96x20: When a Discount is Not a Gift

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Office of Government Ethics

96 x 20

Letter to a Deputy Designated Agency
Ethics Official dated October 31, 1996

This is in response to your letter of March 19, 1996, regarding the "discount" on automobile insurance offered by [an] Insurance Company (Company) to executive branch employees at Grade GS-11 or higher (senior level discount). Your letter asks whether acceptance of this discount violates the prohibition on certain gifts from outside sources in subpart B of the Standards of Ethical Conduct for Employees of the Executive Branch (Standards of Conduct), 5 C.F.R. part 2635. We have concluded that employee acceptance of the senior level discount is permissible. Our reasons are set forth below.

Section 2635.202(a) of the Standards of Conduct provides--

Except as provided in this subpart, an employee shall not, directly or indirectly, solicit or accept a gift:

(1) From a prohibited source; or

(2) Given because of the employee's official position.

Regardless of whether the Company, in relationship to your agency's employees, is a "prohibited source," as that term is defined in section 2635.203(d), there is no doubt that, if the discount is a gift, then it is "[g]iven because of the employee's official position." Section 2635.203(e) provides--

A gift is solicited or accepted because of the employee's official position if it is from a person other than an employee and would not have been solicited, offered, or given had the employee not held his position as a Federal employee.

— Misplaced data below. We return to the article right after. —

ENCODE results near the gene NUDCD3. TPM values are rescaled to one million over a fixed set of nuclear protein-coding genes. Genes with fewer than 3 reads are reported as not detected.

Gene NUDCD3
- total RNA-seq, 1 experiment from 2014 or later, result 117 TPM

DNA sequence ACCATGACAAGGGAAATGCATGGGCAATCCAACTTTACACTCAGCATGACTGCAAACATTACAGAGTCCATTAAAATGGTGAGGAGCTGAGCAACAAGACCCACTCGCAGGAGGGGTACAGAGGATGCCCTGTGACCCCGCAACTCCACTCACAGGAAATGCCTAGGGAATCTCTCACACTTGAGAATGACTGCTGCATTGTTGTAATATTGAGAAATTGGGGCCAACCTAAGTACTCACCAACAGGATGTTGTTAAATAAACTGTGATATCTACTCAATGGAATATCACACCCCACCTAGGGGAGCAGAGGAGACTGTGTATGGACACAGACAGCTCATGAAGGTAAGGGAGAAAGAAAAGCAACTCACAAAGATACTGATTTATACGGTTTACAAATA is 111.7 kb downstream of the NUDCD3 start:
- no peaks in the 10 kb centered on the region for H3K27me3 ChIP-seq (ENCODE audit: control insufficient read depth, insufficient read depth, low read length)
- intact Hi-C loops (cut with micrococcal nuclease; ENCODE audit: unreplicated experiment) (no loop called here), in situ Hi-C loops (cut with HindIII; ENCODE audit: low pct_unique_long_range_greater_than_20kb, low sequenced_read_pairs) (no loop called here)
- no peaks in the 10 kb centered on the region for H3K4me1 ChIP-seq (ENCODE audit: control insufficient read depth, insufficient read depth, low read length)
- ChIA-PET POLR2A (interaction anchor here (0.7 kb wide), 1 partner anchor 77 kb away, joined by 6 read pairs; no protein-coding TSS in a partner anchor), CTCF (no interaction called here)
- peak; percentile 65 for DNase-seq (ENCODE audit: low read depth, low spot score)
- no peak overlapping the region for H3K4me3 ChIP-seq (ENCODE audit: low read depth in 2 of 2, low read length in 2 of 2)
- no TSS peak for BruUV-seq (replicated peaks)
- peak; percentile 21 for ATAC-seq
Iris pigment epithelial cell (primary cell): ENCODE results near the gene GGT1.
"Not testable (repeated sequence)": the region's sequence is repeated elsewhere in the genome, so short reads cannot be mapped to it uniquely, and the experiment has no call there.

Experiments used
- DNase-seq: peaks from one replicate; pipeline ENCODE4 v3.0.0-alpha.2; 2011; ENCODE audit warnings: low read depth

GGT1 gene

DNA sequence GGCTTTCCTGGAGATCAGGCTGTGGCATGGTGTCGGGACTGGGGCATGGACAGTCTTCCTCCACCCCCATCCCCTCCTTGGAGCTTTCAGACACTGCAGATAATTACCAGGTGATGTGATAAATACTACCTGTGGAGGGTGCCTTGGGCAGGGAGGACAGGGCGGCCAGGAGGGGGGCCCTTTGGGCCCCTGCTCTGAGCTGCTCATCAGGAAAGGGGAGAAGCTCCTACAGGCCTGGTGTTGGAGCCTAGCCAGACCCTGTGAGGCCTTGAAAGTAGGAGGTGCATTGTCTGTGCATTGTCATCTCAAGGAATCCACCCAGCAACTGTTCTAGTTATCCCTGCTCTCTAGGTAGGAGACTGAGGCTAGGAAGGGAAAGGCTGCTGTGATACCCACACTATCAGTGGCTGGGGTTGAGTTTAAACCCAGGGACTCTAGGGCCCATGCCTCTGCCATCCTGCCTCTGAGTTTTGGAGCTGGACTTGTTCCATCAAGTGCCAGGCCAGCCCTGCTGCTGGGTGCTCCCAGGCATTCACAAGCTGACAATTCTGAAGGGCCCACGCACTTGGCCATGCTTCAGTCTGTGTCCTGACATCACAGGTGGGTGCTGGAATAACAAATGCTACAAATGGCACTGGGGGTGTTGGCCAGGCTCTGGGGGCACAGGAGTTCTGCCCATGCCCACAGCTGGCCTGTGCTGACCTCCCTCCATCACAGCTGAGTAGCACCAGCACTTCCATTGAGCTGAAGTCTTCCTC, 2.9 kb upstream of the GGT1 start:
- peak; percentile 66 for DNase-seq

Since the senior level discount is, by definition, extended only to Federal employees at Grade GS-ll and higher, such employees clearly would not be eligible for the discount if they did not hold their Federal positions. Moreover, we agree with your suggestion that none of the exceptions to the general prohibition, as set forth in section 2635.204(c), apply.

Nonetheless, we find the general prohibition inapplicable under the circumstances of this case because we do not believe that the senior level discount can be considered a "gift." As stated in an early Office of Government Ethics memorandum, "a discount is not necessarily a gift." The Informal Advisory Letters and Memoranda and Formal Opinions of the United States Office of Government Ethics, 1979-1988, 85 x 13 at 566 (emphasis added). While the term "gift" is broadly defined in the Standards of Conduct so that it may include a discount, see section 2635.203(b), the term ought not to be understood as encompassing items or services for which the employee "pays the fair value." Preamble to Standards of Conduct, 57 Fed. Reg. 35006, 35014 (Aug. 7, 1992); see also id. (discussion of exclusion at section 2635.203(b)(9) for "anything for which market value is paid by the employee").

Based on information provided by the Company, we understand that the senior level discount is based on actuarial statistics demonstrating that the cost of providing automobile insurance to those in the discount group is less than the cost of providing insurance to others because those within the discount group are statistically less likely to be in automobile accidents. As explained in a June 18, 1996 memorandum from a Company official, the senior level discount is--

analyzed by looking at the loss experience for four calendar years for . . . [the group] that would have qualified for the discount compared to those that would not qualify. The group . . . that would qualify for the discount consistently had a lower loss ratio (incurred loss divided by earned premium).

According to Company officials, the loss experience dictates the amount of the discount.